Technique is what makes your Salsa moves and shines look, feel and work better.
The better technique you have, the better dance partner you are.
If you are leading, this means you will be more comfortable to dance with, and your leads will be better timed, leaving more time for the follower to respond. You will find it easier to extend your repertoire.
Followers will have faster reaction speeds, better balance, and feel light, fast, yet grounded. Partners will lead more technical and varied material they are only able to lead with followers who know what they are doing.
The technique is also what differentiates one style of dance from another. An underarm turn in Foxtrot or Jive looks very different from one in Salsa. And there are even technical differences between a right turn in for example Cuban and LA Salsa.
This is one of the reasons many social dancers do not understand how to improve, and it’s also why many underestimate the technicality of the different Salsa styles, and what differentiates them.
When you are used to learning long routines and pre-choreographed turn patterns, and you can do them without too much difficulty, it can be hard to work out what you need to do in order to take things to the next level. In fact you may not realise that improvement is possible, or feel any need to do so.
After all if it works and you are getting lots of dances, why would you change it?
Here’s the reason:
You can’t upgrade your repertoire until you upgrade your technique. Often, in order to upgrade your technique, you need more strength, control, flexibility and core stability.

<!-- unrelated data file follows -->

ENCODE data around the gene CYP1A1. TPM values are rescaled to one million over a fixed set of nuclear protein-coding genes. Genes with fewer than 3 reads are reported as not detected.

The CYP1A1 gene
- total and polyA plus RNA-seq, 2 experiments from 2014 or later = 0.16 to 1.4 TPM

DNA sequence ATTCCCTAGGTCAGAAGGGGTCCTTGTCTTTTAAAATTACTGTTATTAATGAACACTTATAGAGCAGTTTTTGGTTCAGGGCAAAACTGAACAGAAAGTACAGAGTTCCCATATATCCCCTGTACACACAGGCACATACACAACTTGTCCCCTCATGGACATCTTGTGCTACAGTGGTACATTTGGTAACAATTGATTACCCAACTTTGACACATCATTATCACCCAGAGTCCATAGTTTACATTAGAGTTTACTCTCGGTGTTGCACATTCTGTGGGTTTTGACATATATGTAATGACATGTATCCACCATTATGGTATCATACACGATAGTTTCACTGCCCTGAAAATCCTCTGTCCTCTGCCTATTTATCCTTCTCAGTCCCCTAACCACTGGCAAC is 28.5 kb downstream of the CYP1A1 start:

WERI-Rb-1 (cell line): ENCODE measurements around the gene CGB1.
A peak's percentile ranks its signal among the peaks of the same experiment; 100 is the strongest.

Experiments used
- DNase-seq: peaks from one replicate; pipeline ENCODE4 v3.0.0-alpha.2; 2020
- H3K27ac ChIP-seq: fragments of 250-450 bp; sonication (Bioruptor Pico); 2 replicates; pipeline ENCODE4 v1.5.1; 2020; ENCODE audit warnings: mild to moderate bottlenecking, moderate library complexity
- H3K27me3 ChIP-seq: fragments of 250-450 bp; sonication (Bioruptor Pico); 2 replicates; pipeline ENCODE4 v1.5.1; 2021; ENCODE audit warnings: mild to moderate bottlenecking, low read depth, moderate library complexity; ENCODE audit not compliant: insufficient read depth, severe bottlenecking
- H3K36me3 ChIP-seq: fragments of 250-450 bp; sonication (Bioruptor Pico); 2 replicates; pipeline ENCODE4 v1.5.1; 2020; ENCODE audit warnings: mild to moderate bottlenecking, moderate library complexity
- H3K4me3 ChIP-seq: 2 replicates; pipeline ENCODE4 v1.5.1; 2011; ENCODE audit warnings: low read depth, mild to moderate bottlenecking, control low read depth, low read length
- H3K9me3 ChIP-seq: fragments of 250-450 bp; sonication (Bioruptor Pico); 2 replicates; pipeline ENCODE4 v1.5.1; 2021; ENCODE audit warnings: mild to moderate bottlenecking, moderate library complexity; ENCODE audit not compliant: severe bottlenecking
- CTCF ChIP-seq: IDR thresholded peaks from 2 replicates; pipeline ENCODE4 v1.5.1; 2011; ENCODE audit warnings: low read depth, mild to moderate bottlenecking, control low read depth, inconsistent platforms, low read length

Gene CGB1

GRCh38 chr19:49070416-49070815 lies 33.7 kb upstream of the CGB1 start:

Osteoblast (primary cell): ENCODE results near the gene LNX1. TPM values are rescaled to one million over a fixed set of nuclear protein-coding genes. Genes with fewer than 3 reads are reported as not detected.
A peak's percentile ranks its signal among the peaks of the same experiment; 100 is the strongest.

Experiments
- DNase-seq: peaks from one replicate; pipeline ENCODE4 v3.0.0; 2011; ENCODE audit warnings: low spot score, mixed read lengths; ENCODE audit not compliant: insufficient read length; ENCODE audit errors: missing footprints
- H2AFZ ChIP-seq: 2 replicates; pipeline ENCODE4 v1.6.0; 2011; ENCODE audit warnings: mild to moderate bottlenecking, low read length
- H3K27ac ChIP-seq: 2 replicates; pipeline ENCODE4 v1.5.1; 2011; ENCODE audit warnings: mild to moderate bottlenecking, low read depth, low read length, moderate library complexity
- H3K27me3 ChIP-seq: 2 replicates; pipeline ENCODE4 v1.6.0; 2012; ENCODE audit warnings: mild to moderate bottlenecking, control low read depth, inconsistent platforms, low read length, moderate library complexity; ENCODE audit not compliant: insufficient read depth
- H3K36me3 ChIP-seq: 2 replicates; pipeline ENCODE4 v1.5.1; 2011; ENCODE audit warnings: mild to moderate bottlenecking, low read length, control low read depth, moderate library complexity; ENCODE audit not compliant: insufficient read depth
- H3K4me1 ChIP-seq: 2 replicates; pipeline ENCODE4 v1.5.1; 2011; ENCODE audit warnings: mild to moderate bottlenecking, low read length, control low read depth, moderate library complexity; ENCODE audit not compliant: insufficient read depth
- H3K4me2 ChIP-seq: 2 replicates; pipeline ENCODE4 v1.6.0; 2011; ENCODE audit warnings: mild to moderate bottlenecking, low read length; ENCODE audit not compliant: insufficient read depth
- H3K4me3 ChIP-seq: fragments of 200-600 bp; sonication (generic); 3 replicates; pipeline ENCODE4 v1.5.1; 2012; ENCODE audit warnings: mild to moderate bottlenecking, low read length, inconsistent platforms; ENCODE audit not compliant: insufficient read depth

This is the primary reason people get stuck.
I believe that some dance language complicates matters. Terms like “feel the music”, “find your centre”, “use the floor” mean nothing to people who have never experienced it for themselves. And as adults we often want to analyse. We have a need to understand before we attempt to put into practice.
It doesn’t explain to someone without dance training what needs to happen in physical terms to get the required result. So this is something I’ve always tried to address.
I’m a person who takes language literally – I appreciate clear instruction and precise cueing. This is because I’ve worked with coaches in other areas who excelled in their use of language.
I wanted to make technique simpler to understand, and disconnect it from the moves in a way that empowered people to understand the things that weren’t working for them on the dance floor, and give them the tools so they could address the problem off of it.
I came up with my own system of teaching technique – a simple method of explaining it and helping students to understand exactly what they needed to do to improve their dancing.
I called it “Five Star Technique” and in the next lesson I’ll explain how it works.